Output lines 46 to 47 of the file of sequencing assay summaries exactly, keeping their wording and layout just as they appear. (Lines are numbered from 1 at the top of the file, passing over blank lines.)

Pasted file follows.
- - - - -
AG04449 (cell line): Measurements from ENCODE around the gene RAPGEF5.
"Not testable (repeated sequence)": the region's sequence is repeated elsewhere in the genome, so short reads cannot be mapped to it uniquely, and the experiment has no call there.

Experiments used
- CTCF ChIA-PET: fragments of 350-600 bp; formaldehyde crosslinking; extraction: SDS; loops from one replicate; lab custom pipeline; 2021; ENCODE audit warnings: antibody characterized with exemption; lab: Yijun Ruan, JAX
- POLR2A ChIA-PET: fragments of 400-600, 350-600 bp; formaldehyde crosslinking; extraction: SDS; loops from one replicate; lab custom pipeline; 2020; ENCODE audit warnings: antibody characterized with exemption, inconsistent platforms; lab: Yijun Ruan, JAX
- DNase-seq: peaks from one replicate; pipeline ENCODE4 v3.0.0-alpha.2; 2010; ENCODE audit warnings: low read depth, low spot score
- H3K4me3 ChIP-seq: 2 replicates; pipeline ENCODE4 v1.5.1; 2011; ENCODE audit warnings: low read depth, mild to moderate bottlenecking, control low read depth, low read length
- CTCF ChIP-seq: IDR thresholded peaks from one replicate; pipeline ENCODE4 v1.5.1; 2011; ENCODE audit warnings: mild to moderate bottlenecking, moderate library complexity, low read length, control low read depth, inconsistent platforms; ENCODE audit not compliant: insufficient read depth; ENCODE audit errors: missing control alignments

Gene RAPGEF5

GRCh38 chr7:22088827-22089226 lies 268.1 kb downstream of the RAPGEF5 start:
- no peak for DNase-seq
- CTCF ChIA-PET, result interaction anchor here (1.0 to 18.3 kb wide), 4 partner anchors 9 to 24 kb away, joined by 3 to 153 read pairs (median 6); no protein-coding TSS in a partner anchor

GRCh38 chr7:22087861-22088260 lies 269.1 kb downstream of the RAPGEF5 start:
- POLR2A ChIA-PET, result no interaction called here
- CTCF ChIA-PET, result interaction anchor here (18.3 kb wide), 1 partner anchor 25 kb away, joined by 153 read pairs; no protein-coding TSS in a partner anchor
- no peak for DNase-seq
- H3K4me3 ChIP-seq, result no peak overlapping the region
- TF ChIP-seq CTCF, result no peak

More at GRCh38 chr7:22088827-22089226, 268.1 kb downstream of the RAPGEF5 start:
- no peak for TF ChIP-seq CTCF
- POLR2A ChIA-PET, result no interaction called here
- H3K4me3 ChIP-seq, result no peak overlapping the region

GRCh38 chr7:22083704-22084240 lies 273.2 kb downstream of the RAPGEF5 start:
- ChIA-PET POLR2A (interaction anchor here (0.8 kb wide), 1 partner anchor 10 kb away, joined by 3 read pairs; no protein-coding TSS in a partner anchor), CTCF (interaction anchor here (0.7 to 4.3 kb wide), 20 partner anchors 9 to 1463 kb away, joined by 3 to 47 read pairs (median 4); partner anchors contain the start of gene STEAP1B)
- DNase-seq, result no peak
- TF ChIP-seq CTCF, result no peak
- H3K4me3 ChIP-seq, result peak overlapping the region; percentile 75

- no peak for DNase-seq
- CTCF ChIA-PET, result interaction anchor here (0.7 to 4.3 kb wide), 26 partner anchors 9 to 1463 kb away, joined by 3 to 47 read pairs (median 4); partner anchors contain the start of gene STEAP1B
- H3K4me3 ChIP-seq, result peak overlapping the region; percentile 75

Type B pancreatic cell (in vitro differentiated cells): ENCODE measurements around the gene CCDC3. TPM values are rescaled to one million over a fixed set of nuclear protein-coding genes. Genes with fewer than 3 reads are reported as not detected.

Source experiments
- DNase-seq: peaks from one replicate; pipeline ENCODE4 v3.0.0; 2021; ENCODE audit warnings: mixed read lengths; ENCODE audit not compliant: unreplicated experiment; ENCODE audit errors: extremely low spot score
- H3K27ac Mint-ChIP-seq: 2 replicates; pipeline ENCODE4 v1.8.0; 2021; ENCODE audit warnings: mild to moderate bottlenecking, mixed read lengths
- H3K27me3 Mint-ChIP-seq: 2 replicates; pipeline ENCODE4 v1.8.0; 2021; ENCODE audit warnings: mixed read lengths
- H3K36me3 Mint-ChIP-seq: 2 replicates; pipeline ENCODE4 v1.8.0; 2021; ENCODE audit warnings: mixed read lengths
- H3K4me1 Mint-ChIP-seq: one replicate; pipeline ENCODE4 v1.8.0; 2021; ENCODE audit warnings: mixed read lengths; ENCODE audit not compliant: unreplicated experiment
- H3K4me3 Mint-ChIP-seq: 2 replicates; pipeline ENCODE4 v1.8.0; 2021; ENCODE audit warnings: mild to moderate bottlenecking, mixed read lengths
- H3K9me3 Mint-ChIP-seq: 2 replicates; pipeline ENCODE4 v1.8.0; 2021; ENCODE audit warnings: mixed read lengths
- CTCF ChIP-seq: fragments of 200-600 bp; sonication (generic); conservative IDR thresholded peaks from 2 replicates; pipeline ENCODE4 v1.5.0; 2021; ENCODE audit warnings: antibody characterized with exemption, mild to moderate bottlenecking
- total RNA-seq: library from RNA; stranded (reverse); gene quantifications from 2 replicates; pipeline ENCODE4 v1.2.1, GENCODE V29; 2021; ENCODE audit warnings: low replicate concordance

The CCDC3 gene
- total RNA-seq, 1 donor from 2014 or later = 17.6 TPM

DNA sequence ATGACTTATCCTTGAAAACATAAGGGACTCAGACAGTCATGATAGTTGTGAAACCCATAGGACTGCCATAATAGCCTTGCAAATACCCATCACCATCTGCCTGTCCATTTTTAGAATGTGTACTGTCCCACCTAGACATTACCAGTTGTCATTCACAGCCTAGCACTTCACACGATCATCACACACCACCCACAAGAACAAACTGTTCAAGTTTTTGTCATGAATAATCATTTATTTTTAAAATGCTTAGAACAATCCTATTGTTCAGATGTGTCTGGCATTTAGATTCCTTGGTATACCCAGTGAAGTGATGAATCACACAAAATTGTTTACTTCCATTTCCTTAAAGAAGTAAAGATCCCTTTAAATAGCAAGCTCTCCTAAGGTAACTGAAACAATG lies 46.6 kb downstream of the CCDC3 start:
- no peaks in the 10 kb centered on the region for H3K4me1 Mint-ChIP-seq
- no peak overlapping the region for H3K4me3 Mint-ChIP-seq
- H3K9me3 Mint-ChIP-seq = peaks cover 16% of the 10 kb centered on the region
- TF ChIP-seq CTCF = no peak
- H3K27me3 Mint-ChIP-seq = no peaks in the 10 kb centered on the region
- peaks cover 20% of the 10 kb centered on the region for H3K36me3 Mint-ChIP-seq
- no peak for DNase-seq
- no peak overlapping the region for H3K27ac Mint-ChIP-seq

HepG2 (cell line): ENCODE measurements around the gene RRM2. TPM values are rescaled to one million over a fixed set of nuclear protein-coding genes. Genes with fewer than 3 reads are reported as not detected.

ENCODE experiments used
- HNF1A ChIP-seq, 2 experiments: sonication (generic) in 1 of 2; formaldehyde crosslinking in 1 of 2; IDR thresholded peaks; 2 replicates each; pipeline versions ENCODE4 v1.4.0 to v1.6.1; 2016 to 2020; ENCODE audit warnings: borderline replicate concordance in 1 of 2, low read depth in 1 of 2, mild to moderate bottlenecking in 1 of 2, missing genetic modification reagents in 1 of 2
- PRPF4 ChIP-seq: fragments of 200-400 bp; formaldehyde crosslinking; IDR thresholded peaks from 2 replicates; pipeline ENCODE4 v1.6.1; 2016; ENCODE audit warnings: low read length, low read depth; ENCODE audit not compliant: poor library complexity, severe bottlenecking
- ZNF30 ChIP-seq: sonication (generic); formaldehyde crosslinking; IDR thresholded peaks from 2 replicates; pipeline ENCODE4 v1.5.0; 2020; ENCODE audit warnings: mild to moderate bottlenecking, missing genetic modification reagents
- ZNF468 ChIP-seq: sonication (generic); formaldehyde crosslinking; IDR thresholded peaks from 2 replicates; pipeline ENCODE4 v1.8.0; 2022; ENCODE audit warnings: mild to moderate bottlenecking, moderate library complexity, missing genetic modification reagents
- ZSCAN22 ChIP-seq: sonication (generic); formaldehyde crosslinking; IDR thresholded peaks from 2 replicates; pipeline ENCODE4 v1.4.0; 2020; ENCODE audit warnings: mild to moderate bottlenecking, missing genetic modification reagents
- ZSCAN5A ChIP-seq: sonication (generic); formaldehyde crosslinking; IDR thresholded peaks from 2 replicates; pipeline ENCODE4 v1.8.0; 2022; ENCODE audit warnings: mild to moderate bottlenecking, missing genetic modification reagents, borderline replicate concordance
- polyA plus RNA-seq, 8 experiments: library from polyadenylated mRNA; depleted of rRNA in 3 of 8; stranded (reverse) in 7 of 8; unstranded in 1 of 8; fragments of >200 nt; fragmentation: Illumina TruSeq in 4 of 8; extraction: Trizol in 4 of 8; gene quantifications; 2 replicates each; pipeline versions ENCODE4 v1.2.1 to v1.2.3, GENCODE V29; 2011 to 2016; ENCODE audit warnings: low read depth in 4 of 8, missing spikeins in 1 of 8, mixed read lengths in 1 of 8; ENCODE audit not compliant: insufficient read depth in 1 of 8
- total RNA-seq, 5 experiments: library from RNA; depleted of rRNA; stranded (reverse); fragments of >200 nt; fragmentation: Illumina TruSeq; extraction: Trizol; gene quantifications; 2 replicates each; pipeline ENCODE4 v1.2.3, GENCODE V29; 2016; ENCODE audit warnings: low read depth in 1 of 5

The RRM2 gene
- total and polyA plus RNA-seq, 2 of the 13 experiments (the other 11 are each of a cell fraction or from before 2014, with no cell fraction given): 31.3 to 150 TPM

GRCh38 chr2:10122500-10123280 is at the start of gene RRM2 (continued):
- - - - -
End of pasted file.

- no peak overlapping the region for H3K4me3 Mint-ChIP-seq
- H3K9me3 Mint-ChIP-seq = peaks cover 16% of the 10 kb centered on the region